Prince is likely better remembered for his role on Detroit’s championship team the year before, when he was tasked with shutting down Kobe Bryant and the star-studded Lakers. Sure enough, Prince held Bryant to 38% shooting over five games, and the Pistons successfully stopped LA’s bid for a four-peat.
It’s probably safe to say that dynasties don’t help parity. Just as the Warriors, Cavs and Heat effectively prevented modern stars like Davis and John Wall from reaching the Finals in recent years, so too did Jordan’s Bulls, Magic Johnson’s Lakers and Larry Bird’s Celtics in the ’80s and ’90s. The only Cat to make an appearance in either decade was Rick Robey, who averaged 7.8 points over six games for the Celtics in 1981.
The ’70s, however, were a different story. Both the 1978 and 1979 seasons ended with the Washington Bullets facing off against the Seattle SuperSonics; for the Bullets–alongside two Hall-of-Famers in Elvin Hayes and the late Wes Unseld–was former Kentucky guard Kevin Grevey. During the 1978 series, Grevey scored 20+ points twice and helped lead the Bullets (now the Wizards) to its only championship run to date.
Pat Riley appeared in three Finals as a player (’72, ’73 and ’76), winning it all with the Lakers in 1972. Larry Steele also appeared off the bench for Portland in 1977, taking home a title with Bill Walton.
Meanwhile, in the ABA, which lasted from 1967 until the NBA merger in 1976, the Kentucky Colonels made a habit of employing local talent. Headlined by Dan Issel, Louie Dampier and Mike Pratt, the Colonels played for three ABA titles in its eight years of existence, and won its only title in 1975. Issel averaged 21.6 points in that series and Dampier contributed 14.0.
1950s and ’60s
Technically, the first Wildcat to play in the NBA Finals was Paul Noel, a forward for the glorious 1951 Rochester Royals. But that was literally the second season of play in the newly formed National Basketball Association, and he scored a total of eight points. So here’s a more interesting story:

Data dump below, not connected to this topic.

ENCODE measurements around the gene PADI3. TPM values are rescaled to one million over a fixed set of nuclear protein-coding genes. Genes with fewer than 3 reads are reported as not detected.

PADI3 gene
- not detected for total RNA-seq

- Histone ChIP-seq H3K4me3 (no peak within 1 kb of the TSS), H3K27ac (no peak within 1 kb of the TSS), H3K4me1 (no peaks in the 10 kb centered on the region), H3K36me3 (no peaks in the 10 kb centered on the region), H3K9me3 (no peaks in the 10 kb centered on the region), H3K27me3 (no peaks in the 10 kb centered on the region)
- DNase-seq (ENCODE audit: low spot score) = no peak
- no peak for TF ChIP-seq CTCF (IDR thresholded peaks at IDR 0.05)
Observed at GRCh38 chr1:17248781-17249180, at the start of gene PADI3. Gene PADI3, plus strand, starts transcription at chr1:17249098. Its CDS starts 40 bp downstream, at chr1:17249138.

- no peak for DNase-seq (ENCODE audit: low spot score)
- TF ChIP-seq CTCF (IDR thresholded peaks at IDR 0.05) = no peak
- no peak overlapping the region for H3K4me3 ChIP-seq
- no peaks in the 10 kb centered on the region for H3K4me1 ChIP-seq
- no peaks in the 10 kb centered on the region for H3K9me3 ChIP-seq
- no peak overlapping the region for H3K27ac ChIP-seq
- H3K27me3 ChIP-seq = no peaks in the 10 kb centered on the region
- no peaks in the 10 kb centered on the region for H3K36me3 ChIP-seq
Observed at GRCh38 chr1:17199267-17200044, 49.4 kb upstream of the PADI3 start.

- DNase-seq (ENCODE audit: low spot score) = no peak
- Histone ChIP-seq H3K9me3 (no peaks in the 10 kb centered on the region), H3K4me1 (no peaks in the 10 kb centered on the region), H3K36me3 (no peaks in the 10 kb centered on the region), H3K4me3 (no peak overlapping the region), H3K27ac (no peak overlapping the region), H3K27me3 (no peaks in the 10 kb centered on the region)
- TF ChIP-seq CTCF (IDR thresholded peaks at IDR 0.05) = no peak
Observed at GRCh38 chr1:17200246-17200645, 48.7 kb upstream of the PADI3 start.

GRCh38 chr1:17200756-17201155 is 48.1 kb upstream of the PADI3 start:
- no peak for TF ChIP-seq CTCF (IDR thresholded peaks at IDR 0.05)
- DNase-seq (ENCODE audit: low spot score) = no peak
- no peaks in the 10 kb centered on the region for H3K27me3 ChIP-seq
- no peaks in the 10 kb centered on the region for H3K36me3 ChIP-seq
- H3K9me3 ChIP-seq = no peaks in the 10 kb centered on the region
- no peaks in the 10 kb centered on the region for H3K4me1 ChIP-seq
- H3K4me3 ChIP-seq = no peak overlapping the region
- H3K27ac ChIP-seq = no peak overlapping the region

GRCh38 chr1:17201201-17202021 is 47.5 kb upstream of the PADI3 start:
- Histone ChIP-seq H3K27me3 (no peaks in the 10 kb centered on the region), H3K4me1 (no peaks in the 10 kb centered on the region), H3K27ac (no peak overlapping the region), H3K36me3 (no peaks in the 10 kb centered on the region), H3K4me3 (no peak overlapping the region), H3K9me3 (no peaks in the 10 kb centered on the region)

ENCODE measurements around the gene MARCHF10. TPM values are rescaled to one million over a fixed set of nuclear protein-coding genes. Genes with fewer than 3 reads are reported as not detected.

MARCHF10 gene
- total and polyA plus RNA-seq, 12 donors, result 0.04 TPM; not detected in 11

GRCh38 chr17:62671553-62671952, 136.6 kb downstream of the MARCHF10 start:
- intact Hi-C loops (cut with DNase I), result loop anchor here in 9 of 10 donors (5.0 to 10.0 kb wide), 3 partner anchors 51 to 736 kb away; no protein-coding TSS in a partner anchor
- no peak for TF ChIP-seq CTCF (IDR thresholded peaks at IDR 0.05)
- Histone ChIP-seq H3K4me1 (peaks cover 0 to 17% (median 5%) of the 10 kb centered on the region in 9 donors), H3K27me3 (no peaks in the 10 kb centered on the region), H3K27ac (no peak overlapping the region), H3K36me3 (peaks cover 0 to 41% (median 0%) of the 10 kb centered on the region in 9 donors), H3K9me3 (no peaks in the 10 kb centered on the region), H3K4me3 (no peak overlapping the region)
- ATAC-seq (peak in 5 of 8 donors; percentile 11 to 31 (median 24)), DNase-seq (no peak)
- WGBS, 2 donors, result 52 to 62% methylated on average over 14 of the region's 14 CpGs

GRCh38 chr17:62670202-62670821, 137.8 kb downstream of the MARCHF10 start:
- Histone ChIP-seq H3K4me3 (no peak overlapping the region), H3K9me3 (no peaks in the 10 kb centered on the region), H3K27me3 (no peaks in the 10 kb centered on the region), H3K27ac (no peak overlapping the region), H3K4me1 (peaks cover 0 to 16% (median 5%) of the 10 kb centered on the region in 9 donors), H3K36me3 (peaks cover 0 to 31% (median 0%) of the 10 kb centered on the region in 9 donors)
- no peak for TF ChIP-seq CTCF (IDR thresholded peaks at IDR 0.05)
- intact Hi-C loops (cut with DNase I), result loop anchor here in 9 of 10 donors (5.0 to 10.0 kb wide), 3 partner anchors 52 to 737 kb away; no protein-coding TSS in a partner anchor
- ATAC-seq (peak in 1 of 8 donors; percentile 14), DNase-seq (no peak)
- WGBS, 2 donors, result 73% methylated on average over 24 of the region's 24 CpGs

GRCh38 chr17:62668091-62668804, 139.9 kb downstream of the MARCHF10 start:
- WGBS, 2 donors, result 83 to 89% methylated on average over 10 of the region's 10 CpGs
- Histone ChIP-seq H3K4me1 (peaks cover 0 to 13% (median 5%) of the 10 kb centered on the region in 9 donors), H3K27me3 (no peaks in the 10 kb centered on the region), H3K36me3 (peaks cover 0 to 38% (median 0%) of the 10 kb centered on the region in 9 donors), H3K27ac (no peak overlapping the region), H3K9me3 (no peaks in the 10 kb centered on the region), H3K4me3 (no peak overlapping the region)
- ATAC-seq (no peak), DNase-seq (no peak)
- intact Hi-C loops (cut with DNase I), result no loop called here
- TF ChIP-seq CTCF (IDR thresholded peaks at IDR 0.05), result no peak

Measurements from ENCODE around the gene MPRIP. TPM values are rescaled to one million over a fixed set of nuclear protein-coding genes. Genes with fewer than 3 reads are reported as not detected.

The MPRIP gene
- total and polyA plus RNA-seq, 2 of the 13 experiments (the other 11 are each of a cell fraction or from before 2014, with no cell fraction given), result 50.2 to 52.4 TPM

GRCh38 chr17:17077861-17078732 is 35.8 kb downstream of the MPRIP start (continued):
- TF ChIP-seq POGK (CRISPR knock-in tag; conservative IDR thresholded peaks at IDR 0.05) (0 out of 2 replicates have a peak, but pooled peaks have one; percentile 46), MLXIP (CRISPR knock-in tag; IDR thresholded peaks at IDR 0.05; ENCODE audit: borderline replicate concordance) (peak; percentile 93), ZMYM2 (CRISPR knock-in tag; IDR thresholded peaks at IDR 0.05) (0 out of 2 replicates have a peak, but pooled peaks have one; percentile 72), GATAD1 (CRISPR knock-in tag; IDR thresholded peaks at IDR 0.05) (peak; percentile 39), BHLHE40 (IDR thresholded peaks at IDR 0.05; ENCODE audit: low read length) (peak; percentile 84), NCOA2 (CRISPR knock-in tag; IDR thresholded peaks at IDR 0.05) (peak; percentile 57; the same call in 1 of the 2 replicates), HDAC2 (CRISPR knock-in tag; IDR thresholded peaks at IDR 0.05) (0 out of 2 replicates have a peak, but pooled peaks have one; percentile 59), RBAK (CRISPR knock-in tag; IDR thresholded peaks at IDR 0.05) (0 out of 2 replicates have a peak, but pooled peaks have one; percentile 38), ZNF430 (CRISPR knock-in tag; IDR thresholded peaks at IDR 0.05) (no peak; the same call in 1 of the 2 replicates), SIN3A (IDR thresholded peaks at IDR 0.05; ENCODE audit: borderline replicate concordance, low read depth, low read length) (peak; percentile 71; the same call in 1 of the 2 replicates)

The least-talked-about rivalry in NBA Finals history may very well have been between two college teammates, Cliff Hagan and Frank Ramsey. Between 1957 and 1961, they clashed four times, with Ramsey’s Celtics getting the best of Hagan’s St. Louis Hawks on three occasions. Both now reside in the Basketball Hall of Fame.
Interestingly, they nearly ended up on the same side. After graduating in 1953, Hagan, Ramsey and Lou Tsioropulous were all drafted by the Boston Celtics. However, the star trio opted to return to school for their final year of eligibility, and they went on to lead UK to the only undefeated season in school history; unfortunately, a stupid NCAA rule declared them ineligible to play in the postseason as graduate students, so the NCAA bid was declined.
Fast forward a few years and Hagan, after returning from military service, was traded to the Hawks in the very same deal that landed Boston the rights to Bill Russell. Teaming with Hall-of-Famer Bob Pettit (you know, “the Bombardier from Baton Rouge”), he delivered the Hawks their first and only championship in 1958, with Ramsey and Tsioropulous sitting on the opposing bench.
For his part, Ramsey helped jump-start the Celtics’ Russell-led ’60s dynasty as a starting guard for the franchise’s first seven championships (Tsioropulous retired after the first two). He would go on to coach Issel with the Kentucky Colonels; you can read more about him in this great profile written after his death in 2018.
Not bad for a few Kentucky boys, I’d say.
Which Finals run by a former Cat sticks out the most in your memory?